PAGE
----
Thoughts to ponder from this plot post for sure!

  6. keriwyattkent says:

    Thank you for underlining the words “who was with her” in Genesis 3:6. He was right there, watching and listening. It’s amazing how many years I spent in church before I realized that phrase was in there. The scene is often misrepresented in art and preaching, showing or implying that Eve was alone with Satan. Men over the years have followed in Adam’s footsteps to blame Eve.
    Also, I think the truths about human nature hold, whether the Genesis creation account is myth (that is, an archetypal story that communicates truth) or historical fact. Either way, it does communicate this truth: We have a tendency to make bad choices, and those choices have consequences. And one gender is not to blame for bringing sin into the world. Rather, the account shines a light on our nature, which is to screw up and then blame others.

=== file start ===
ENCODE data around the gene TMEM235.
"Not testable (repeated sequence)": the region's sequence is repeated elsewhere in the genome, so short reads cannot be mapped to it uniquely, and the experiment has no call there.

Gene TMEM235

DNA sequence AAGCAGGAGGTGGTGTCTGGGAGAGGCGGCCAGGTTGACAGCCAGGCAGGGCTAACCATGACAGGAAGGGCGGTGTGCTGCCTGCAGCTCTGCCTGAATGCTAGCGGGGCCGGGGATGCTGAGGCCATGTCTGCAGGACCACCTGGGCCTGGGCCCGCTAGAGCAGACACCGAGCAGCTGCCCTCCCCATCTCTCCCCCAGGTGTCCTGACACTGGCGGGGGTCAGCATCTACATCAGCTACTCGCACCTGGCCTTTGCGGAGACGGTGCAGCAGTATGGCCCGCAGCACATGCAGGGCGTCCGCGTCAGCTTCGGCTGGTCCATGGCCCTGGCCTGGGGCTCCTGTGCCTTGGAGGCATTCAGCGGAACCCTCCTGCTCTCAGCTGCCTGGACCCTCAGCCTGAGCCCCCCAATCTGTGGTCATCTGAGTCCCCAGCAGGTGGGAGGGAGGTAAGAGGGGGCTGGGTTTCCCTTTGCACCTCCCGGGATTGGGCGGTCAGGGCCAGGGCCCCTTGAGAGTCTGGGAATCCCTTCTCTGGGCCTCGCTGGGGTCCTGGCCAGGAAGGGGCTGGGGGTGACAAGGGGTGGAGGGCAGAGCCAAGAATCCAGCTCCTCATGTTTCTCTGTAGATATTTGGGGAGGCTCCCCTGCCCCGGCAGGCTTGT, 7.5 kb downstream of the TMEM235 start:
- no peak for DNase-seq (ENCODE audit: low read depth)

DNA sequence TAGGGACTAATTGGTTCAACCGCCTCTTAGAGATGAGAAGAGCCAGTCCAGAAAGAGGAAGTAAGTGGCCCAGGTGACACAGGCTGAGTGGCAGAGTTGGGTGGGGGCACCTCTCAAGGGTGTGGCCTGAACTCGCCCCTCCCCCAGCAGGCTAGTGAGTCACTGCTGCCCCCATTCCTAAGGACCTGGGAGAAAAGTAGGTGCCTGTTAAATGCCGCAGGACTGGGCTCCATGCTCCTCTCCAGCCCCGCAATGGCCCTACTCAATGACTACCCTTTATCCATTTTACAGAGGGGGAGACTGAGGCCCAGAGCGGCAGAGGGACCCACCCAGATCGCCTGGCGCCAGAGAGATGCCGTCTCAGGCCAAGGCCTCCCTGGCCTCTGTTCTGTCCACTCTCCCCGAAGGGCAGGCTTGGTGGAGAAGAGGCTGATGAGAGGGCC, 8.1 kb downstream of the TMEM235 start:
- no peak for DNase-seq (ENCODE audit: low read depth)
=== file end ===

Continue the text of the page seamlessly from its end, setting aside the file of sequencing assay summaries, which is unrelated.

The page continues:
• Tim says:

      “Men over the years have followed in Adam’s footsteps to blame Eve.” – Passing the buck is a time-honored tradition apparently, Keri.

  7. Bev Murrill says:

    I agree. You can’t trust men…. and you can’t trust women. People earn trust, it’s not given out indiscriminately because we’re Christian, or because ‘they’re nice’. We’ve all found times when we trusted and were let down. But… God never lets us down, even when we sometimes don’t understand. He is Faithful… that’s one of His names. Faithful and True! Awesome.

    • Tim says:

      Precisely, Bev. God is trustworthy always. People can earn trust as well, but we’ll all let others down. I’m glad God doesn’t!